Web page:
Mon, Apr 16, 2012 : 7:40 p.m.

Yes, because everything one can read on the internet is proven fact...gimme a break!


Sun, Apr 15, 2012 : 9:43 p.m.

What is wrong with you people ( meaning the commenters so far)? Instead of being angry at the REAL CRIMINAL here -- a father who abused his son -- you have gone off the rails to discuss, debate, and comment on immigration policies. Young Marcos had no issue or problem with immigration status -- he is a legal citizen and his father is apparently so. Not until his father ABUSED him and he ended up in the HOSPITAL, did Marcos (or his mother's immigration status for that matter) come to any authoritiy's attention. All blame for Marcos' difficult and sad situation lies firmly with his FATHER, not his mother. Let's remember the real victim here -- an eleven year old child who was abused by his father, not his mother or the system trying to protect him. I am angry at that man. Isn't anyone else?


Mon, Apr 16, 2012 : 7:45 p.m.

Pickfordick: duh. read the article. it's there.


Mon, Apr 16, 2012 : 12:29 a.m.



Mon, Apr 16, 2012 : 12:04 a.m.

Can you show some proof of your allegations please?

rusty shackelford

Sun, Apr 15, 2012 : 11:13 p.m.

Most commenters here are just angry at all Latinos, whom they consider ipso facto "illegals."


Sun, Apr 15, 2012 : 8:58 p.m.

Undocumented adults or kids get documented or they get sent back.whatever the case they're not legal residents of the United States therefore they have NO right to ANYTHING this country offers. so the parent have the choice fill the paperwork out for the kid or he/she/they get deported.In the case of an adult same rules apply. Undoubtedly these people are wasting taxpayers money by sucking up welfare of one sort or another. Stop it NOW.Send them Back where they CAME FROM.


Sun, Apr 15, 2012 : 8:31 p.m.

If only foreigners thought about what might happen to them and to their kids if they came into the country illegally or overstayed their visas instead of being selfish enough to think that if they are careful, nothing will go wrong. This naive way of thinking puts their childrens' lives in danger, whether the children are US citizens or not.


Sun, Apr 15, 2012 : 8:59 p.m.

We need to show them who is who and what is what.RIGHT NOW!!!!

Ron Granger

Sun, Apr 15, 2012 : 8:20 p.m.

"Trojan horse" strategy fails. Meanwhile, large corporations like Boeing bring in otherwise illegal workers under B-1 guest visas.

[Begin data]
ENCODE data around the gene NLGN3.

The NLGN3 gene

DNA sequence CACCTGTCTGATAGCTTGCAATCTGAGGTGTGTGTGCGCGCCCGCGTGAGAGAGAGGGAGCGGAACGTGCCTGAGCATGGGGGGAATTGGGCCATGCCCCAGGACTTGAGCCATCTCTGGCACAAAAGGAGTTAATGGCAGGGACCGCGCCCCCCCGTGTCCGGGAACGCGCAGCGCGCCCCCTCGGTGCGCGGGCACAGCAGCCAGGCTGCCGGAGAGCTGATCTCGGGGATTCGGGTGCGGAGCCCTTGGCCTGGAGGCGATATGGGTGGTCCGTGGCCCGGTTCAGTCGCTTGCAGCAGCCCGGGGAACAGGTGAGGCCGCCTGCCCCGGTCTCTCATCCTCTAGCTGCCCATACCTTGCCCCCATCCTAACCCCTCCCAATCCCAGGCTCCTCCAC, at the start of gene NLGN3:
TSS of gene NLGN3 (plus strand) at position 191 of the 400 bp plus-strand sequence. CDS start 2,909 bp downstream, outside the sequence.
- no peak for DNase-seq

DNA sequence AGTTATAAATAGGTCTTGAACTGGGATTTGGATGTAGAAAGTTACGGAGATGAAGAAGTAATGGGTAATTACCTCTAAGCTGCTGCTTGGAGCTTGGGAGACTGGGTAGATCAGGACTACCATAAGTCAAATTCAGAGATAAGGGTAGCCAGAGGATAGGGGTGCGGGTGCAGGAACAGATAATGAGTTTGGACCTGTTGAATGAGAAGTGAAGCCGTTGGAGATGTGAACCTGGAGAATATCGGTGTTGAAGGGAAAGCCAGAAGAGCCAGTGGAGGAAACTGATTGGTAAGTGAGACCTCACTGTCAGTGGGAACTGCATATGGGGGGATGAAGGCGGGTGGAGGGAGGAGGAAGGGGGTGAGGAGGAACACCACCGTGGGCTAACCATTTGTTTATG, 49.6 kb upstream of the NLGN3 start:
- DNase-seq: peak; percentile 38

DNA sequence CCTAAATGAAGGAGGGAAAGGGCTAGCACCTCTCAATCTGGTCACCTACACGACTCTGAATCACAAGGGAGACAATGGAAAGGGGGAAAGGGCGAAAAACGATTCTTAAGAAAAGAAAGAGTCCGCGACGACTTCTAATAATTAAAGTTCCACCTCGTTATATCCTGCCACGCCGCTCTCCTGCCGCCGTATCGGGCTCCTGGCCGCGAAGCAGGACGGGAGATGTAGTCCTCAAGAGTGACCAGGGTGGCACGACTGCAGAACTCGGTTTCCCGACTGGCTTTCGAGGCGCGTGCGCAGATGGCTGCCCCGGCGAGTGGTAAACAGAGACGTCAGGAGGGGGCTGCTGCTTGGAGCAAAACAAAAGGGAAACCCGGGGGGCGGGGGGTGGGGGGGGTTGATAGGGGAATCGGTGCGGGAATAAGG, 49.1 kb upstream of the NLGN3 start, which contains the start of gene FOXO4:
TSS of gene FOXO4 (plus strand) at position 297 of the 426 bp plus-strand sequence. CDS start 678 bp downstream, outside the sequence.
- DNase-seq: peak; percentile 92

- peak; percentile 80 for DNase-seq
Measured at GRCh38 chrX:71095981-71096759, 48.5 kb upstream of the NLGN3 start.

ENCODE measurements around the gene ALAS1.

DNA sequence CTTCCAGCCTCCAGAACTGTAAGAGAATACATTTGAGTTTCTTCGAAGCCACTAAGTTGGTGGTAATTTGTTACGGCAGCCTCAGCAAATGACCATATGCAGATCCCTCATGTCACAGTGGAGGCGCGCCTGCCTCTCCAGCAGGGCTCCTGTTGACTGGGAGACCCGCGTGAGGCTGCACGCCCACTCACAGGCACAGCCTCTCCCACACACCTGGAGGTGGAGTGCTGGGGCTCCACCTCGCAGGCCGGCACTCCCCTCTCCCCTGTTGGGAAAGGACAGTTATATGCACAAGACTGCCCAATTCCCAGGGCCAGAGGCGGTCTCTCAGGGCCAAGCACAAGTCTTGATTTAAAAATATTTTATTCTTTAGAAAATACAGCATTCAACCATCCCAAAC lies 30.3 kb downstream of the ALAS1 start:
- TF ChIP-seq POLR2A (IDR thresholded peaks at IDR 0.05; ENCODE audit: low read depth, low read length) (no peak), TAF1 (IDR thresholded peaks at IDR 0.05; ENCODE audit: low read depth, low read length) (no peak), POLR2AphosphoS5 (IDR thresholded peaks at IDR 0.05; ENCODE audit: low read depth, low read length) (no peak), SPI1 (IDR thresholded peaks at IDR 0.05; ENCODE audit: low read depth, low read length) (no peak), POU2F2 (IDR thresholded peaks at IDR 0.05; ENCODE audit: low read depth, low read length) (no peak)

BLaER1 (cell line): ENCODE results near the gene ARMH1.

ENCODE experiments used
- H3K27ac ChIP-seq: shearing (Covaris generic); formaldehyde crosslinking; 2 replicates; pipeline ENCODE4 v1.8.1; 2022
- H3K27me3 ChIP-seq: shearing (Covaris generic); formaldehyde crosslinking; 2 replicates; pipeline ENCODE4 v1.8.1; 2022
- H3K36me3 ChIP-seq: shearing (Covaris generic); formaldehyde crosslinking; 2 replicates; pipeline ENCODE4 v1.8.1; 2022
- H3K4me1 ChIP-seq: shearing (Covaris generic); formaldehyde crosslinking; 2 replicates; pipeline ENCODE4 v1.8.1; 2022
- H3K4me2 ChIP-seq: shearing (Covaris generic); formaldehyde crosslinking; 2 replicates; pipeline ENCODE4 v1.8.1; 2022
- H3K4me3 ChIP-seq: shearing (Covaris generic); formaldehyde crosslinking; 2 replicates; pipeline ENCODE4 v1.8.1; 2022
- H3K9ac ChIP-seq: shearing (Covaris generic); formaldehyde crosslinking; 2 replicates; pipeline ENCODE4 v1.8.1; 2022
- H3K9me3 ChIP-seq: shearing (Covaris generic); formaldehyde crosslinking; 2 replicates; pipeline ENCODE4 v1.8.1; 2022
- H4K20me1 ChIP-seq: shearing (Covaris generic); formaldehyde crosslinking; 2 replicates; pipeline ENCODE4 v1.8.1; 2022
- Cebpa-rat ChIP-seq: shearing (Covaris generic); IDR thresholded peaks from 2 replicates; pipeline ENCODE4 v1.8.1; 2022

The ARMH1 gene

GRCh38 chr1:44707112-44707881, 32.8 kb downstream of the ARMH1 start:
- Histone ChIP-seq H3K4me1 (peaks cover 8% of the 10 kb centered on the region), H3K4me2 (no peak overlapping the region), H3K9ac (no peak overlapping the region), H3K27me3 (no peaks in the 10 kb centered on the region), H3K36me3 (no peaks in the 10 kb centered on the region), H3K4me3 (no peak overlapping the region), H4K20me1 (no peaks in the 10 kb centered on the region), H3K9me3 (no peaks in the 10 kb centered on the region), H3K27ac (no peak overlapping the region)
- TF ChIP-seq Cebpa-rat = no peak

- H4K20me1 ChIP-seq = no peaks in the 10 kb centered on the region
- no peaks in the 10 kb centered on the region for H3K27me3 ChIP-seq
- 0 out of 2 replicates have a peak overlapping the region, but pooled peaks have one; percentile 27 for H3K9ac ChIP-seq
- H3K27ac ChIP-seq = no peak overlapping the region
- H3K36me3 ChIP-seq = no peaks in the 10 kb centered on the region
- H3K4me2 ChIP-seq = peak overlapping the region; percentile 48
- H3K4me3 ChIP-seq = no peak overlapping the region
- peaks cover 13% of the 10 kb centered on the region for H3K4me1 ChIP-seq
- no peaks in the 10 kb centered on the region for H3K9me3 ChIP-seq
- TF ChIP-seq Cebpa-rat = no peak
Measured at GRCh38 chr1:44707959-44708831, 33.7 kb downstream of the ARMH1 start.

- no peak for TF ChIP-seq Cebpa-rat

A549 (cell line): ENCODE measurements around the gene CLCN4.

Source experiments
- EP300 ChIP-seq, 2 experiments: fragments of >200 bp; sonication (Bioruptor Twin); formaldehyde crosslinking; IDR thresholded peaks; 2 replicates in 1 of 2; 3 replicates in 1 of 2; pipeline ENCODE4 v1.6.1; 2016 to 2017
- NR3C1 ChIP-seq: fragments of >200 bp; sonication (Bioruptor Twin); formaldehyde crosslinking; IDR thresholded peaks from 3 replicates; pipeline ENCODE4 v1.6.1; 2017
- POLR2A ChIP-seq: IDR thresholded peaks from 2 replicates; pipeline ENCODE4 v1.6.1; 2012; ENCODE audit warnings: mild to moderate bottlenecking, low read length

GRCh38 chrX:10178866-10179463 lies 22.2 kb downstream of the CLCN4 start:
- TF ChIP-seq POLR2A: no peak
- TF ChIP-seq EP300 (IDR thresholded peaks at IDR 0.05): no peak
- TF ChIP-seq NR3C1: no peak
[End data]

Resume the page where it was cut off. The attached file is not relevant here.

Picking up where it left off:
Homeland Conspiracy

Sun, Apr 15, 2012 : 7:38 p.m.

They may be "Undocumented immigrants" But that won't change the FACT that they here illegally!

Chase Ingersoll

Sun, Apr 15, 2012 : 7:36 p.m.

It's not just being born here that binds us as Americans, even if we don't have another country to go, by virtue of dual citizenship. No, what binds us is what makes us Americans - the US Constitution, our birth right. The conflict in the country today, is between those who understand the relevance of that birthright and value it for the liberty that it guarantees each individual and those who are either unaware of it, or interpret freedom to demand that others forego freedom and private property to provide for the sustenance of those who could but do not work. Ironically, many illegal aliens share the freedom to work definition of the Constitution, rather than the "ability of a majority that does not work to forcibly extract provisions and sustenance from those who do work" that is bitterly clung to by many of our "natural born citizens". Chase Ingersoll

Laura Jones

Mon, Apr 16, 2012 : 7:59 p.m.

I have never seen Chase Ingersoll labeled a liberal before. That's a first. I thought it was actually a well written and thought provoking comment.


Sun, Apr 15, 2012 : 11:46 p.m.

I do believe the word Liberal would define the people that are for letting illegal immigrants stay here.


Sun, Apr 15, 2012 : 7:33 p.m.

It is sad that our laws are a such mess, largely due to paranoia and uneducated opinion. Yes people have broken the law, Poor people who care about their children and have few options for getting them. Few noticed that these parents did not come back to the US until their children needed them. I would hope that you care for your own children enough to take a similar risk. Most of these peole are hard working honest people doing jobs that citizens are "too good" and/or unwilling to do. They don't want to work that hard. Is time get on our congressional nitwits to get their act together and hammer out a reasonable and sane set of immigration laws that actually accept the fact that there are people working and living here who are contributing more to this economy than some real citizens who have had nothing but a negative contribution since they became "adults". If we really live out the values of this nation claims to live by then there has to be a better solution for these famiies.